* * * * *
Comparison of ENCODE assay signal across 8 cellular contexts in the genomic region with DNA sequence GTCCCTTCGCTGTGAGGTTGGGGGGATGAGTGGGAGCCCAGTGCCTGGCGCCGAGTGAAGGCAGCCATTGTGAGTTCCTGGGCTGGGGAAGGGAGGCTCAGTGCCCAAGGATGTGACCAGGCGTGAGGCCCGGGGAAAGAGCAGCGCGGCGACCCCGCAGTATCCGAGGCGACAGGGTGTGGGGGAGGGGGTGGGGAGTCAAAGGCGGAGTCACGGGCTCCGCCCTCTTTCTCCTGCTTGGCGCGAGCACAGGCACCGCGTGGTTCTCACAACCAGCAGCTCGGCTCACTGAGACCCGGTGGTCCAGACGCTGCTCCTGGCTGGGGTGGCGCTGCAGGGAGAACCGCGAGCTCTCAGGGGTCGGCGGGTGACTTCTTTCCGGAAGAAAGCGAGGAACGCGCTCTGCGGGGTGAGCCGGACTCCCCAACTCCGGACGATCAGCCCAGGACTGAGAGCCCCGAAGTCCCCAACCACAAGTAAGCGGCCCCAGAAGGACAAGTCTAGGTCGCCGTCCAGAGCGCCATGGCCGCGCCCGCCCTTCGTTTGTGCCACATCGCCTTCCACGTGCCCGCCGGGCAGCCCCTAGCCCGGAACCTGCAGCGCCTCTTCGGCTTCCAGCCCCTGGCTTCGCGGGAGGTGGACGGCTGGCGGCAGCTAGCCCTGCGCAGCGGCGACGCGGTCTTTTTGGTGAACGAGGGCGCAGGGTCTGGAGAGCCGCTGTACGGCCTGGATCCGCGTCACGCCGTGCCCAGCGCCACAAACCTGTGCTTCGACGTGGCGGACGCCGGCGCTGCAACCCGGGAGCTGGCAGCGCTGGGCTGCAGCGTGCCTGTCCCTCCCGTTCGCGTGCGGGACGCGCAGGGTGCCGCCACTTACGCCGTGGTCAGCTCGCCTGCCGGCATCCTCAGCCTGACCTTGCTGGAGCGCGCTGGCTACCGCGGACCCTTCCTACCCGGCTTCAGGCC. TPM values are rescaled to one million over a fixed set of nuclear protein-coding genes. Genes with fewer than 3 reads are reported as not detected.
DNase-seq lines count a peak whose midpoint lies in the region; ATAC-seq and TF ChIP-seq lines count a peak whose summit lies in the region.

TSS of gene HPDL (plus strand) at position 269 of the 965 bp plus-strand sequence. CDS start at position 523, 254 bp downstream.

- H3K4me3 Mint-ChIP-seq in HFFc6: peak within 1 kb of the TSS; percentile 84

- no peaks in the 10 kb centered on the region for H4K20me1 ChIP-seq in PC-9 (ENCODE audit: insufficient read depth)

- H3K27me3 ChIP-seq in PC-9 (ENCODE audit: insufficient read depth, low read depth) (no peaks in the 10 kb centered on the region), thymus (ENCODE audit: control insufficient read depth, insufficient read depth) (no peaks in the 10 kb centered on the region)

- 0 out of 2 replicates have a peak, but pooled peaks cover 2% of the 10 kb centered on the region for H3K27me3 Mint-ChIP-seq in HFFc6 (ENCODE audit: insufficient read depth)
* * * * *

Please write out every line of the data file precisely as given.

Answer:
Comparison of ENCODE assay signal across 8 cellular contexts in the genomic region with DNA sequence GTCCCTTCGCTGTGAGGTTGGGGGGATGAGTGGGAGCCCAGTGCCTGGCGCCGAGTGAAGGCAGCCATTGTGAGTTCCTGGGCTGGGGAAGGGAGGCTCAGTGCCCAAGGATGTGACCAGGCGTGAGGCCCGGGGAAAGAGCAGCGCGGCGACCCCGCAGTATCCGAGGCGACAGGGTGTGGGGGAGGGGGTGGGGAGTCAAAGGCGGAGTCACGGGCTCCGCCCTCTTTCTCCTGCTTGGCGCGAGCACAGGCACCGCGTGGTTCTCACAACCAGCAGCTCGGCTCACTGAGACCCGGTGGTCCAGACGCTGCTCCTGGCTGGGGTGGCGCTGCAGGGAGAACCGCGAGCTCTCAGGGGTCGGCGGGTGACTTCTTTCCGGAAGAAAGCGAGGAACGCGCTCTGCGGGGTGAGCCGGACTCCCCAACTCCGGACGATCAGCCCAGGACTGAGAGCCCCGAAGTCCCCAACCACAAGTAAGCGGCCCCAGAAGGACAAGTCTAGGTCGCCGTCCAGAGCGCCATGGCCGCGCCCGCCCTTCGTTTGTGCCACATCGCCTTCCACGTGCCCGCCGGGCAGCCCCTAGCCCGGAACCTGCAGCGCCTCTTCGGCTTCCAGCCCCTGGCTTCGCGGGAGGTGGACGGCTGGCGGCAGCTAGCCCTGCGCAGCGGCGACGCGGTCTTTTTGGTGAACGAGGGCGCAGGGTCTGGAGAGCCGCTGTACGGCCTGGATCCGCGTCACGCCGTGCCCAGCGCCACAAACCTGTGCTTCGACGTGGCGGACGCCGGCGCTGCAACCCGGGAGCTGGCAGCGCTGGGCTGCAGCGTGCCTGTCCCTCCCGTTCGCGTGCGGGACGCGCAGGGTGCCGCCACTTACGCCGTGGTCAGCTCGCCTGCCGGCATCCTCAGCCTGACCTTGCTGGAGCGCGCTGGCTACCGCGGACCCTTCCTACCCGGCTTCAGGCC. TPM values are rescaled to one million over a fixed set of nuclear protein-coding genes. Genes with fewer than 3 reads are reported as not detected.
DNase-seq lines count a peak whose midpoint lies in the region; ATAC-seq and TF ChIP-seq lines count a peak whose summit lies in the region.

TSS of gene HPDL (plus strand) at position 269 of the 965 bp plus-strand sequence. CDS start at position 523, 254 bp downstream.

- H3K4me3 Mint-ChIP-seq in HFFc6: peak within 1 kb of the TSS; percentile 84

- no peaks in the 10 kb centered on the region for H4K20me1 ChIP-seq in PC-9 (ENCODE audit: insufficient read depth)

- H3K27me3 ChIP-seq in PC-9 (ENCODE audit: insufficient read depth, low read depth) (no peaks in the 10 kb centered on the region), thymus (ENCODE audit: control insufficient read depth, insufficient read depth) (no peaks in the 10 kb centered on the region)

- 0 out of 2 replicates have a peak, but pooled peaks cover 2% of the 10 kb centered on the region for H3K27me3 Mint-ChIP-seq in HFFc6 (ENCODE audit: insufficient read depth)